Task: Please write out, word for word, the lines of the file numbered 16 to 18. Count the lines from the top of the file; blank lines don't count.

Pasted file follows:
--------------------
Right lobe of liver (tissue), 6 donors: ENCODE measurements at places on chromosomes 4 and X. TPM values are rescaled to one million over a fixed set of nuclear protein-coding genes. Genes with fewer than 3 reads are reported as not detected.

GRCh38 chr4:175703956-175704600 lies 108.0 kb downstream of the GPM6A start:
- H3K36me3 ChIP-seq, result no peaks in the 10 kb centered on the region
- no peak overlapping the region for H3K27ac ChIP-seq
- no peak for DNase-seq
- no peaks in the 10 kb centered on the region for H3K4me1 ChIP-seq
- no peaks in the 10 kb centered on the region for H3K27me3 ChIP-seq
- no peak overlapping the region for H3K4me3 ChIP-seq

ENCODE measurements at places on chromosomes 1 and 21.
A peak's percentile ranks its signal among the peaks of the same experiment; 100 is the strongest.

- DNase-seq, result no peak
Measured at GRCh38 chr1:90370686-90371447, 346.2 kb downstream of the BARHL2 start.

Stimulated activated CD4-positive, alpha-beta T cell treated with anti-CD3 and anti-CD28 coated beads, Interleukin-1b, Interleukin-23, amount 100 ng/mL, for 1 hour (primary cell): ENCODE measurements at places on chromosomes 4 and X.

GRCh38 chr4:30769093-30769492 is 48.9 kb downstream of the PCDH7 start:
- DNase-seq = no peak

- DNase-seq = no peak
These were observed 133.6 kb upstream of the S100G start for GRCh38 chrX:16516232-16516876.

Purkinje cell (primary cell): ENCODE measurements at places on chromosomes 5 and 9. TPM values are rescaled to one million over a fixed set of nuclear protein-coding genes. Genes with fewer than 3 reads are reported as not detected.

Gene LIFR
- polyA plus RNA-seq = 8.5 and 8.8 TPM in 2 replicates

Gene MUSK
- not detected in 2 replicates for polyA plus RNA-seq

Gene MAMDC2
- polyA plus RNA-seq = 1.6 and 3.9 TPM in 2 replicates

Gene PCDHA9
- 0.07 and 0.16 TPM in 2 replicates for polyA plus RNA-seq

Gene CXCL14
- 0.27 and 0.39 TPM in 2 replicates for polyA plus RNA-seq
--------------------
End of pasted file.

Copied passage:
- DNase-seq = no peak
These were observed 133.6 kb upstream of the S100G start for GRCh38 chrX:16516232-16516876.

Purkinje cell (primary cell): ENCODE measurements at places on chromosomes 5 and 9. TPM values are rescaled to one million over a fixed set of nuclear protein-coding genes. Genes with fewer than 3 reads are reported as not detected.